: Fruits & veggies can protect you from the harmful effects of air pollution?
WHAT THEY’RE SAYING
The antioxidants in fruits and vegetables may reduce the harmful effects of air pollution in certain individuals.
WHAT WE KNOW
Phytochemicals are a large group of compounds produced by plants, including fruits and vegetables. Antioxidants, flavonoids, phytonutrients, and other phytochemicals have proposed benefits within our immune, muscular, circulatory, and other body systems. For example, lycopene is a phytochemical found in tomatoes, pink grapefruit, red pepper, and watermelon; it has been shown to improve heart health. Researchers estimate that there are over 4,000 of these phytochemicals, but only a small number have been studied closely so far.
Antioxidants protect your cells from the harmful effects of free radicals. Free radicals are molecules produced when substances such as tobacco smoke, air particles, or food are broken down in your body. They bombard your body cells and damage them. It is important to keep your body’s levels of antioxidants high to combat these invaders. Research suggests that free radicals may be involved in heart disease, cancer, and other diseases.
New studies suggest that antioxidants and other phytochemicals found in fruits and vegetables are even more beneficial to your health than previously thought. A recent study has indicated that those who suffer from chronic respiratory conditions such as asthma or COPD may benefit from a diet rich in fruits and vegetables.
HOW DO WE KNOW THIS?
A new study of people with COPD and asthma suggests that those with lower levels of certain antioxidants, particularly vitamin C, in their blood were more susceptible to the damage of harmful air pollutants. Particulate matter, an air pollutant, is produced from traffic and combustion of fossil fuels. On days when this pollutant’s concentration is high, people suffering from COPD or asthma are at risk for complications, even hospitalization. This research suggests that an increase in antioxidants in the diet of those suffering from chronic respiratory illness may help to prevent these complications (due to air pollutants) from occurring. The study encourages eating more fruits and vegetables to increase the antioxidants in your body.*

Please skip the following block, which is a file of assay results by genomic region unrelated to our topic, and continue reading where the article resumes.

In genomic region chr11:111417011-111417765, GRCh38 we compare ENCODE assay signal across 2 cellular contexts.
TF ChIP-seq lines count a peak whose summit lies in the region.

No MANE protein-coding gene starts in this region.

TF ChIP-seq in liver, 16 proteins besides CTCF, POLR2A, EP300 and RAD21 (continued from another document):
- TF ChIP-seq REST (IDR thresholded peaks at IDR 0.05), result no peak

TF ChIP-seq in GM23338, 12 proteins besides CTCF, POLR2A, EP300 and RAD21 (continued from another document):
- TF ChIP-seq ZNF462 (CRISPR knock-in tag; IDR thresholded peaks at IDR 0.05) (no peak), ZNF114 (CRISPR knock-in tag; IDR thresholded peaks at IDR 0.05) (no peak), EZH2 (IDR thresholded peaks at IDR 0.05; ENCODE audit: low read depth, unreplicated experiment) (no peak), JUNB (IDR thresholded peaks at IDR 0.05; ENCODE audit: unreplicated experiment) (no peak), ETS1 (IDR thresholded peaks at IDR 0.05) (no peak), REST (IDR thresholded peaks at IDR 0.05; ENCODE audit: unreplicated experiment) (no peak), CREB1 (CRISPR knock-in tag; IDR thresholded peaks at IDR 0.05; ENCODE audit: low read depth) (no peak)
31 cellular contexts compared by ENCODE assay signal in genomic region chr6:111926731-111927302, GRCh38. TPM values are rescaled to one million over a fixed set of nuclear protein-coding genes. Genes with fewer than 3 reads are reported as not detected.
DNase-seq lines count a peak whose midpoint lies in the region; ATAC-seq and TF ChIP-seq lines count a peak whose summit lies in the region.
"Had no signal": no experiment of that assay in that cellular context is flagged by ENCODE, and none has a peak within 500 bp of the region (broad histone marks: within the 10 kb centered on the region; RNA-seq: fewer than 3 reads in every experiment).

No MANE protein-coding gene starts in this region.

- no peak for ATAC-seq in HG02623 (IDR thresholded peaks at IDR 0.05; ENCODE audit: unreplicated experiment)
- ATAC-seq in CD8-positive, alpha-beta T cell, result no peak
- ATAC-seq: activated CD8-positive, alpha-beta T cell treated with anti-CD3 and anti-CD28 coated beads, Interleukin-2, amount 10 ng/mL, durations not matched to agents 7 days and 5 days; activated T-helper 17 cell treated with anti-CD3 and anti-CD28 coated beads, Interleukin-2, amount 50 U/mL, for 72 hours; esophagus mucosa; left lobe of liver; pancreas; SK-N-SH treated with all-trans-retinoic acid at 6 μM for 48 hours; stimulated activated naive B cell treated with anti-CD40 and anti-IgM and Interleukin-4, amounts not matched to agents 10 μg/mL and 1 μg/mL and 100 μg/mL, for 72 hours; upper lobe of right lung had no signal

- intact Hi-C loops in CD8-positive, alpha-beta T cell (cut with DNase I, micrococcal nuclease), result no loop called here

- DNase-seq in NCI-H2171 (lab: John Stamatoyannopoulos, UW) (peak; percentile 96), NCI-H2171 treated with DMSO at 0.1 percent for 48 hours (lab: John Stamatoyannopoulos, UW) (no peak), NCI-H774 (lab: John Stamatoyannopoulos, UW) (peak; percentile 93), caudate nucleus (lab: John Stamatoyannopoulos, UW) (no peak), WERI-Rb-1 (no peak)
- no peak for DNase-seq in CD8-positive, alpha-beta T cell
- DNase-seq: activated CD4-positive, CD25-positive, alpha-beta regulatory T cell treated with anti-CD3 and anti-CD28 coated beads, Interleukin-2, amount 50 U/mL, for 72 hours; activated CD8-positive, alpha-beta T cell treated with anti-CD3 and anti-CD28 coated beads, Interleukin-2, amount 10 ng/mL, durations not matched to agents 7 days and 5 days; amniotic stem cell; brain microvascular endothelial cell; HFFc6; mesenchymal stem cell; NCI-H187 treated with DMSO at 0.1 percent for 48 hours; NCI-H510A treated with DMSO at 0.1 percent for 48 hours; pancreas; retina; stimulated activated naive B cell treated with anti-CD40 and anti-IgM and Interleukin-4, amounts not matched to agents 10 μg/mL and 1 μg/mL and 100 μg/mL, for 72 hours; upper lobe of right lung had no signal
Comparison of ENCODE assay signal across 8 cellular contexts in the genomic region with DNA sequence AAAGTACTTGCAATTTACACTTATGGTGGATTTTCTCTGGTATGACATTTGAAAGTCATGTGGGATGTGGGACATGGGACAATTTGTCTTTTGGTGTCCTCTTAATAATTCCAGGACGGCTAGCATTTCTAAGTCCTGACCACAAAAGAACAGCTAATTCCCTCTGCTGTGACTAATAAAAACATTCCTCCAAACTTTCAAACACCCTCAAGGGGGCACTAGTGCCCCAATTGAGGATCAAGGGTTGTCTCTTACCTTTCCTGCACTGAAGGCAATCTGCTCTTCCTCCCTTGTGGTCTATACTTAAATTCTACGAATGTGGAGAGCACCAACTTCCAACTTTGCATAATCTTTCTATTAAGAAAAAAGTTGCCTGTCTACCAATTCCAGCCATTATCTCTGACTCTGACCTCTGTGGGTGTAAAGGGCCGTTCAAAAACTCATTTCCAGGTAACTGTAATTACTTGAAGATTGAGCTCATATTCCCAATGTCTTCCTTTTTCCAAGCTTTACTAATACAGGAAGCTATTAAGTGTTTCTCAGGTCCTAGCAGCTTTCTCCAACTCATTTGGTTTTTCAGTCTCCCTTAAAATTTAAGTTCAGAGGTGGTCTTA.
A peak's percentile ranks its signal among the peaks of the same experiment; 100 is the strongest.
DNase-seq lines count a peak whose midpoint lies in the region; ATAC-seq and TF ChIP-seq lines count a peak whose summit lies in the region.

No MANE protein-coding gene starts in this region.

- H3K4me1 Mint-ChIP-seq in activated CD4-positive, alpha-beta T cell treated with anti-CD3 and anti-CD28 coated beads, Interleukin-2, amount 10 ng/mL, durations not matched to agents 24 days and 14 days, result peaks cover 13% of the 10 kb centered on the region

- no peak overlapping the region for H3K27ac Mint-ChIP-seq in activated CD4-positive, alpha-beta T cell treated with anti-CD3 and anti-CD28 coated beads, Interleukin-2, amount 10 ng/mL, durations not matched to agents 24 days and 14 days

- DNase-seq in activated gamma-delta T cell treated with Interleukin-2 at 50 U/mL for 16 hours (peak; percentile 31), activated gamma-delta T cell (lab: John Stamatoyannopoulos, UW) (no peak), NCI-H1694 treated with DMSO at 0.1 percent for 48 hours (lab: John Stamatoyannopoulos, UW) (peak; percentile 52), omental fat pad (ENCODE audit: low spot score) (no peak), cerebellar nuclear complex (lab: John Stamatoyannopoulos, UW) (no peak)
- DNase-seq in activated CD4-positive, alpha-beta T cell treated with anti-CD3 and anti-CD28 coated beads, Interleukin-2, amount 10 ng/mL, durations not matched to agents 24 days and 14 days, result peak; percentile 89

Don’t fret over knowing which fruits and vegetables are high in which antioxidants and other phytochemicals. Instead, focus on these tips to increase the fruits and vegetables in your diet …
- Fill half your plate with fruits and vegetables. Fill the rest with whole grains and lean protein.
- Check out our list of fruits and vegetables high in vitamin C, one of the antioxidants featured in the study.
- Replace sugary drinks and sodas with 100% fruit or vegetable juices. Try this Power Gold Smoothie which is high in vitamins A and C.
- Prep an after school snack ahead of time. Slice oranges, cantaloupe, kiwi, and/or watermelon then arrange on a plate for a colorful snack that’s both beautiful and delicious.
- Visit our Fruit & Veggie Video Center for quick and creative ways to enjoy your favorite fruits and vegetables.
Encourage your family to eat a wide variety of fruits and vegetables throughout the day and remember, all forms of fruits and vegetables matter—fresh, frozen, canned, dried and 100% juice.